In penetrating the four quarters with your intelligence, can you be without knowledge?"
- Translated by Jan J. L. Duyvendak, 1954, Chapter 10
"Can you embrace the One with your soul,
"Can you keep the spirit and embrace the One without departing from them?
Can you concentrate your vital force and achieve the highest degree of weakness like an infant?
Can you clean and purify your profound insight so it will be spotless?
Can you love the people and govern the state without cunning?
Can you play the role of the female in the opening and closing of the gates of Heaven?
Can you understand all and penetrate all without taking any action?
To produce things and to rear them,
To produce, but not to take possession of them,
To act, but not to rely on one's own ability,
To lead them, but not to master them.
This is called profound and secret virtue."
- Translated by Chan Wing-Tsit, 1953, Chapter 10
"One can keep the camp whole of the animal soul, by embracing the One alone,
Can bring tenderness by guarding the breath, and be as an infant child,
One can wash and be clean, and, knowing the deep, can be spotless and undefiled,
And, loving the people can rule the land with a rule that is scarcely shown.
Can one not open and close his heavenly gates like a bird on her nest?
When his intellect broadens on every side may its light not remain unknown?
Quickening, feeding, producing, must he still claim the fruit as his own?
To uplift all, and yet rule not,
is virtue the deepest and best."
- Translated by Isaac Winter Heysinger, 1903, Chapter 10
"Carrying vitality and consciousness, embracing them as one, can you keep from parting?
Concentrating energy, making it supple, can you be like an infant?
Purifying hidden perception, can you make it flawless?
Loving the people, governing the nation, can you be uncontrived?
As the gate of heaven opens and closes, can you be impassive?
As understanding reaches everywhere, can you be innocent?
Producing and developing, producing without possessing, growing without domineering: this is called mysterious power."
- Translated by Thomas Cleary, 1991, Chapter 10
"L'âme spirituelle doit commander à l'âme sensitive.
Si l'homme conserve l'unité, elles pourront rester indissolubles.
S'il dompte sa force vitale et la rend extrêmement souple, il pourra être comme un nouveau-né.
S'il se délivre des lumières de l'intelligence, il pourra être exempt de toute infirmité morale.
S'il chérit le peuple et procure la paix au royaume, il pourra pratiquer le non-agir.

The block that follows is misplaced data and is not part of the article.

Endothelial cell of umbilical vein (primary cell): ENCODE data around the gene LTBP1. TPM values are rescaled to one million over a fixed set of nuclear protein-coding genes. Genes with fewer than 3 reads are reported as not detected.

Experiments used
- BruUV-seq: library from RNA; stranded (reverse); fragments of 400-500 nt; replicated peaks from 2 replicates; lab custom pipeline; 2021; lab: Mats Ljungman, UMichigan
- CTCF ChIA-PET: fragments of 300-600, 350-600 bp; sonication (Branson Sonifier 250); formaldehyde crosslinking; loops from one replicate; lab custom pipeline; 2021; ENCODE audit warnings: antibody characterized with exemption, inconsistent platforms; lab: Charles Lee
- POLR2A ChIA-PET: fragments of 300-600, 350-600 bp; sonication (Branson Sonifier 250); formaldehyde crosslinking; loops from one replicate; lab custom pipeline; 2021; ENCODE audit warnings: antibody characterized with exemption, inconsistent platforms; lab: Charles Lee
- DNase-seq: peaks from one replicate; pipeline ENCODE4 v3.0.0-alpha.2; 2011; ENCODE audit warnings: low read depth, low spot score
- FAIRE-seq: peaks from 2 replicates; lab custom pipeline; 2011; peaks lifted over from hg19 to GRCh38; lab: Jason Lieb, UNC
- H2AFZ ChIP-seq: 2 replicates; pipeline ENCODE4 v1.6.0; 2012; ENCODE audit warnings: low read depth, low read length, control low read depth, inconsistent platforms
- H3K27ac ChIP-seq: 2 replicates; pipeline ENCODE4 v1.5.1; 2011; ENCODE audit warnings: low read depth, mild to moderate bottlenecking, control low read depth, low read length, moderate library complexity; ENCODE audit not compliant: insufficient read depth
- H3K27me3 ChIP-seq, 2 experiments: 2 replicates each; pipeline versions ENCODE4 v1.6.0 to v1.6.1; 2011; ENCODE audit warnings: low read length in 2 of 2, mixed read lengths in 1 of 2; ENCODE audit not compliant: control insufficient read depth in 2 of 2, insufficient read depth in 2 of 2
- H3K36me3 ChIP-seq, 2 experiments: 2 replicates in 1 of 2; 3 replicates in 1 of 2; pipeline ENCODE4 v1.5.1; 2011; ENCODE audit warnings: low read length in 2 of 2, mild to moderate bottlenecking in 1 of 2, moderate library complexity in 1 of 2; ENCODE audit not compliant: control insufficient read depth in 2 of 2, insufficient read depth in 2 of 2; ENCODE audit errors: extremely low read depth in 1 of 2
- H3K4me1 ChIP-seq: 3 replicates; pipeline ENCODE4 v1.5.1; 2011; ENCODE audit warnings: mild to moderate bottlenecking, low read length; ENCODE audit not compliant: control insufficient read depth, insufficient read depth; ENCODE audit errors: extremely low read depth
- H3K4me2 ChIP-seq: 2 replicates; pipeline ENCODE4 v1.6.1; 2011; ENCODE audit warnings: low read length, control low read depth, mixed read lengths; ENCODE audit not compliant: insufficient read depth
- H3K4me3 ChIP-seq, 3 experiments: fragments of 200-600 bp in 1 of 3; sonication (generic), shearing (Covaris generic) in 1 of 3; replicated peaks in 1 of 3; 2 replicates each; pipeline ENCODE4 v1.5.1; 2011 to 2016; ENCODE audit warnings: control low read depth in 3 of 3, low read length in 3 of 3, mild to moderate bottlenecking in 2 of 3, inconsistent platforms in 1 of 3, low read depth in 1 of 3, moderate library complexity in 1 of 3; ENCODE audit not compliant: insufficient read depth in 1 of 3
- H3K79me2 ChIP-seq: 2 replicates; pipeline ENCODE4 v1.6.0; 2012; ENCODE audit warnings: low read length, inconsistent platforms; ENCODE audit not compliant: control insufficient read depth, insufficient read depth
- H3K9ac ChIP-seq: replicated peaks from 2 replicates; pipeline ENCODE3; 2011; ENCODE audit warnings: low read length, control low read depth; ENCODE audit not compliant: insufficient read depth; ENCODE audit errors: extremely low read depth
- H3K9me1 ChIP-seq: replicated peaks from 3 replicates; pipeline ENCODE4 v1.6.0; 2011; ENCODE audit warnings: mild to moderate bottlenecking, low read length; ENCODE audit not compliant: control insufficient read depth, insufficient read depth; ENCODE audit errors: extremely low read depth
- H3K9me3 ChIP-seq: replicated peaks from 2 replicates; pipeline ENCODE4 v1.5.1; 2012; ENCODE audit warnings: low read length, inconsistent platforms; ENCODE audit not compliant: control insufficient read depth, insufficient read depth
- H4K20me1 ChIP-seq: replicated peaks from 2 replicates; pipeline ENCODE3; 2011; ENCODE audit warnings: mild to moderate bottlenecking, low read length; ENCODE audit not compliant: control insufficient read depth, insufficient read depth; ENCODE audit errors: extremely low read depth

S'il laisse les portes du ciel s'ouvrir et se fermer, il pourra être comme la femelle c'est-à-dire rester au repos.
Si ses lumières pénètrent en tous lieux, il pourra paraître ignorant.
Il produit les êtres et les nourrit.
Il les produit et ne les regarde pas comme sa propriété.
Il leur fait du bien et ne compte pas sur eux.
Il règne sur eux et ne les traite pas en maître.
C'est ce qu'on appelle posséder une vertu profonde."
- Translated by Stanislas Julien, 1842, Chapter 10
Language Versions of the Tao Te Ching (Daodejing)
Tao Te Ching en Español
Lao Tsé Tao Te Ching Traducido al español por Anton Teplyy
Tao Te Ching Traducido por Stephen Mitchell, versión española
Tao Te Ching Traducido al español por el Padre Carmelo Elorduy
Tao Te Ching en Español
Lao Tzu-The Eternal Tao Te Ching Traducido al español por Yuanxiang Xu y Yongjian Yin
Ripening Peaches: Taoist Studies and Practices By Mike Garofalo Maduración Duraznos: Estudios y Prácticas Taoístas por Mike Garofalo
Tao Te Ching - Wikisource
Tao Te Ching Traducido al español por William Scott Wilson.
Lao Tzu - Tao Te Ching Traducido al español por Javier Cruz
Tao te king Translated by John C. H. Wu, , versión española
Daodejing Español, Inglés, y Chino Versiones Lingüísticas de la Daodejing
"Unir cuerpo y mente en un conjunto
del que no puedan disociarse.
Equilibrar el Chi hasta hacerlo
tan armónico como el de un recién nacido.
Purificar la vision interna hasta
dejarla libre de todo vicio.
Querer al pueblo y gobernar la nación
practicando el Wu-Wei.
Abrir y cerrar las puertas del cielo
siendo como la Mujer Misteriosa.
Conocer y comprenderlo todo
usar la inteligencia.
Engendrar y criar,
Alimentar y educar
engendrar sin apropiarse,
obrar sin pedir nada a cambio,
guiar sin dominar,
esta es la Gran Virtud."
- Translation from Wikisource, 2013, Capítulo 10
"Haz que el cuerpo y el alma vital estén unidos en un abrazo sin separación.
Que el aliento vital te vuelva tierno y fresco como el de un niño recién nacido.
Purifícate alejando las visiones demasiado profundas para no gastarte en vano.
Amando a los demás, gobernando el estado, aprende a realizar el no-hacer.
Al abrirse y cerrarse la puerta del cielo aprende a realizar lo femenino.
Entendiéndolo todo, sé como aquél que nada sabe.
Producir y cultivar, producir y no poseer, producir y no almacenar, aumentar y no dominar.
Esta es la verdad secreta."
- Translation from Logia Medio Dia, 2015, Daodejing, Capítulo 10
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Chapter and Thematic Index to the Tao Te Ching
Tao Te Ching
Commentary, Interpretations, Research Tools, Resources
Daodejing by Laozi: Chapters with Chinese characters, seal script, detailed word by word concordance, Pinyin (tone#), German, French and English. This is an outstanding resource for serious students of the Tao Te Ching.